Wednesday, July 14, 2010

Pannkakor? Nej, tak. Just Coffee!

Above: Swedish fika (coffee snack): coffee, pannkakor (crepes), lingonberry jam and cream.
The Swedes are supposed to be great coffee drinkers, and anyone who has read Stieg Larsson's The Girl with the Dragon Tattoo (2009, film in 2010), The Girl Who Played With Fire (2010), or The Girl Who Kicked the Hornet's Nest (2010) will have to agree. In fact many arts-oriented blogs such as Paper Cuts and SpaceLoops have welcomed readers' comments about over-emphasis on coffee and Larsson's suspicious reluctance or unwillingness to describe what his characters actually eat.

No herring? No Arctic Char? No Reindeer steaks? Not even aquavit, chased by a Carlsberg beer??

Alas, Coca Cola, fast foods and convenience meals alone nourish our heroes (And for a witty and perspicuous comparison, readers may wish to peruse Sam Sifton's hilarious restaurant review in the NYTimes, "The Chef Who Played With Herring," July 21, 2010, p.D6).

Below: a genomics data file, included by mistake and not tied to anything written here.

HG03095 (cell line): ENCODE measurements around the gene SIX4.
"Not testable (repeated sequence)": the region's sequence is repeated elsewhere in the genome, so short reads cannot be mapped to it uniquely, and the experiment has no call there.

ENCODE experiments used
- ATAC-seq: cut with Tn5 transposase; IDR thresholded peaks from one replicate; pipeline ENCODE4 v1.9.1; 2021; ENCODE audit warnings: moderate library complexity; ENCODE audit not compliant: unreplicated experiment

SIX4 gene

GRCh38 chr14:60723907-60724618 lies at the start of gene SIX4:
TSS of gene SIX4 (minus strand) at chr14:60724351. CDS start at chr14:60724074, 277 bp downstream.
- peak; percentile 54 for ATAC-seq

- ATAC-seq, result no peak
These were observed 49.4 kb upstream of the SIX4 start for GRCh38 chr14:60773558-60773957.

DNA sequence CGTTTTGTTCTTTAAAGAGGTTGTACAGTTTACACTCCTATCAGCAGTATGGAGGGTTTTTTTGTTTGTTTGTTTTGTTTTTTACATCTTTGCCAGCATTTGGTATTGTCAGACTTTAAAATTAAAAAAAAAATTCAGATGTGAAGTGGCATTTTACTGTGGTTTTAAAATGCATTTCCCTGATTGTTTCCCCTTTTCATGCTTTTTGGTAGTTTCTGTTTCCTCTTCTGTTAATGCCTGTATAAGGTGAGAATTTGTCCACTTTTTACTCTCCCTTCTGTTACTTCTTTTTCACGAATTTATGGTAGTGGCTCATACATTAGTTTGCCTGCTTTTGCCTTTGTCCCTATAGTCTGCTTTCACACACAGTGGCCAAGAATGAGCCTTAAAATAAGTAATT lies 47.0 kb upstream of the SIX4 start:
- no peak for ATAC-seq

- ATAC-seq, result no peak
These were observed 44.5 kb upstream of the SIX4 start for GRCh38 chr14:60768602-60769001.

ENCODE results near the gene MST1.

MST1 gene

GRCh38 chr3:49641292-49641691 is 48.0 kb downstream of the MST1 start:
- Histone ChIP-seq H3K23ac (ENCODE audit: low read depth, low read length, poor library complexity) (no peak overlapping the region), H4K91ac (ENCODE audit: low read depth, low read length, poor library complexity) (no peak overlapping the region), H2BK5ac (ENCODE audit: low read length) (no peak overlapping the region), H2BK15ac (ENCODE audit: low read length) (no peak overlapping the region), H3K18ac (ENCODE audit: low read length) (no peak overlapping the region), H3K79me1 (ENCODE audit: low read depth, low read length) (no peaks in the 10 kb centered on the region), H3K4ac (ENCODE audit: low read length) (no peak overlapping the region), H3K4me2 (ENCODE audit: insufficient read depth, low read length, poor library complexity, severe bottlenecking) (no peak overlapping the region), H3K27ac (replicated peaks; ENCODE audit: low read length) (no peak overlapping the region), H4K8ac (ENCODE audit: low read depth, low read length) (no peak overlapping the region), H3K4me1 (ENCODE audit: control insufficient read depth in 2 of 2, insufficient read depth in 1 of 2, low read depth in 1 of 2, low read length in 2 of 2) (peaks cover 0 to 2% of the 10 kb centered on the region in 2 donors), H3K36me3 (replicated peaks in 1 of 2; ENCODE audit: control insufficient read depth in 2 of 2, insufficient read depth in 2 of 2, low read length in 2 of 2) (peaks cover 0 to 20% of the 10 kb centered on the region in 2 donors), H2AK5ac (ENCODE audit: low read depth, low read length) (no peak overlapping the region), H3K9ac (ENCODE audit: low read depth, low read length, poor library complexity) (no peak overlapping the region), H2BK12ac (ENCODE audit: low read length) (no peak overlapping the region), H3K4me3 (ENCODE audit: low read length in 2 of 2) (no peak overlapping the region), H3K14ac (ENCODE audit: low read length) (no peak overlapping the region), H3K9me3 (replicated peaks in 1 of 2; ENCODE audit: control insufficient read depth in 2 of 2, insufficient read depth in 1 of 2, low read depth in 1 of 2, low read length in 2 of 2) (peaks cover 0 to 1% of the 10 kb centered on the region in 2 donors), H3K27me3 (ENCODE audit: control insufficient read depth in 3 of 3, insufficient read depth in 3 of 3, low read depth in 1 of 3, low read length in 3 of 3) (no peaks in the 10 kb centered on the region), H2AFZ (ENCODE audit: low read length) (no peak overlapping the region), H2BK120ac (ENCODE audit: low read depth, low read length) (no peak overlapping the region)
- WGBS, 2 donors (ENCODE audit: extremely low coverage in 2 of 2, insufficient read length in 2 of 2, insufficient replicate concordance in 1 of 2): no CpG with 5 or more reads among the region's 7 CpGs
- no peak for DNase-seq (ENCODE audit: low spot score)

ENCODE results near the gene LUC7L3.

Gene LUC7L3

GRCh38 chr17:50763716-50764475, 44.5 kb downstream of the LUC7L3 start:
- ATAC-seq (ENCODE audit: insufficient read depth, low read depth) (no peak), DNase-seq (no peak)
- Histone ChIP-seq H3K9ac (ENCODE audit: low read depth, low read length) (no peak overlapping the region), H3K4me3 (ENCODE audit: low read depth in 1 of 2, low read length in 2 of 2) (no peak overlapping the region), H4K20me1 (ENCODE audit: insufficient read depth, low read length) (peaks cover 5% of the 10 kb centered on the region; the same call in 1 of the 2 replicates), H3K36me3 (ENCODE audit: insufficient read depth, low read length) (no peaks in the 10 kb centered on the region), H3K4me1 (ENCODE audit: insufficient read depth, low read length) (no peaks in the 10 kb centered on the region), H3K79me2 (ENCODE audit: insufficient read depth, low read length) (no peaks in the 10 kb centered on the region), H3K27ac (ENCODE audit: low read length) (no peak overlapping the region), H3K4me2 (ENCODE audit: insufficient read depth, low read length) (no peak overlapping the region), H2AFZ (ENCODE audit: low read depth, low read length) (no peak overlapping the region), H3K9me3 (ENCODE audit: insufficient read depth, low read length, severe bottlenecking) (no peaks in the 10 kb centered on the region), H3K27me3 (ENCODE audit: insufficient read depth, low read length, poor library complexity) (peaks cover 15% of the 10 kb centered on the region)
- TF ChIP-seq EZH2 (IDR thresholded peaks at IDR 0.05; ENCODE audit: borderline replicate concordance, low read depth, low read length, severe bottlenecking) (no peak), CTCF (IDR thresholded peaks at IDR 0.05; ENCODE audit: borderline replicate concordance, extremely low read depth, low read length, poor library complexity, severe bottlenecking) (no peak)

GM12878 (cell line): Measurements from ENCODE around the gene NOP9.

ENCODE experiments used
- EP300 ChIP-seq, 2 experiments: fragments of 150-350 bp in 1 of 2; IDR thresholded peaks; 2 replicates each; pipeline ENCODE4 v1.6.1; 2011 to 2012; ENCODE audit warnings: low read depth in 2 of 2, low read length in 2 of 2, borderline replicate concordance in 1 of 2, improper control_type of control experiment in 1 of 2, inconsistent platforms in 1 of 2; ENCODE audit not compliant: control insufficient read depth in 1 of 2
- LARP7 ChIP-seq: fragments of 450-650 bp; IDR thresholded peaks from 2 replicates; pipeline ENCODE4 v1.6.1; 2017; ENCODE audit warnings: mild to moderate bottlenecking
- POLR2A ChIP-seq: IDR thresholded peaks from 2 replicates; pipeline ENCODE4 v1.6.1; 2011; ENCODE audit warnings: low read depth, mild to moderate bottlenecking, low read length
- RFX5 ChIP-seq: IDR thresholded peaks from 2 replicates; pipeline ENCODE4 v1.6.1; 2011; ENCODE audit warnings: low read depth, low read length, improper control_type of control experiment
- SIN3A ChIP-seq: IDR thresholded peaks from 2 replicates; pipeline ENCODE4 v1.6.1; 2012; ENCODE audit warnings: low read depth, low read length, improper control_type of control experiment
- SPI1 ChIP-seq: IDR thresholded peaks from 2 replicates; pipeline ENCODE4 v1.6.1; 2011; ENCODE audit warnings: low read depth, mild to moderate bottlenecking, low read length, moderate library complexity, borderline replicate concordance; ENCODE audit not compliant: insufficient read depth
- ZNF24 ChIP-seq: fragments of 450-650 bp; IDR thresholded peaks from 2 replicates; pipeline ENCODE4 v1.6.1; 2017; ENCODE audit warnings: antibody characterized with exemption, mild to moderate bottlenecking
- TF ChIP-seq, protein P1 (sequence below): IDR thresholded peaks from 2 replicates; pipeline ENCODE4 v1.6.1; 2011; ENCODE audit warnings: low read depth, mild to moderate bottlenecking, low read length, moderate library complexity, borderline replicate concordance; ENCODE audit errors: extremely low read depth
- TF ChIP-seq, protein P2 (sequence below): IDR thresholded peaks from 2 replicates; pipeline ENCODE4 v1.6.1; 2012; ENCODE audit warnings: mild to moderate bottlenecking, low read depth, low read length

In Larsson's books we see the words lunch and very occasionally dinner and breakfast but nary a word abut those meals which, in Sweden, can be joyous gastronomical occasions. I know. I've been there.

Admittedly, this authors swift-moving plots are not really about foods and beverages, however much those items work to delineate a character or give us a sense of place in other novels. Witness the success of American detective fiction writers, Rex Stout (Nero Wolf) and Robert B. Parker or espionage writer, Alan Furst.

Clearly, the larger issue in Larsson's work is women's rights, their personal and professional opportunities and, quite basically, their welfare in a modern world that should know better. In fact, the first novel was originally titled, Men Who Hate Women.

Larsson supplies us with a few pages, laying all this out for us by citing the documents of Swedish democracy, principally the the Right to Free Speech
(or RFS) and of the necessary four restrictions of the press (i.e. no child porn, etc).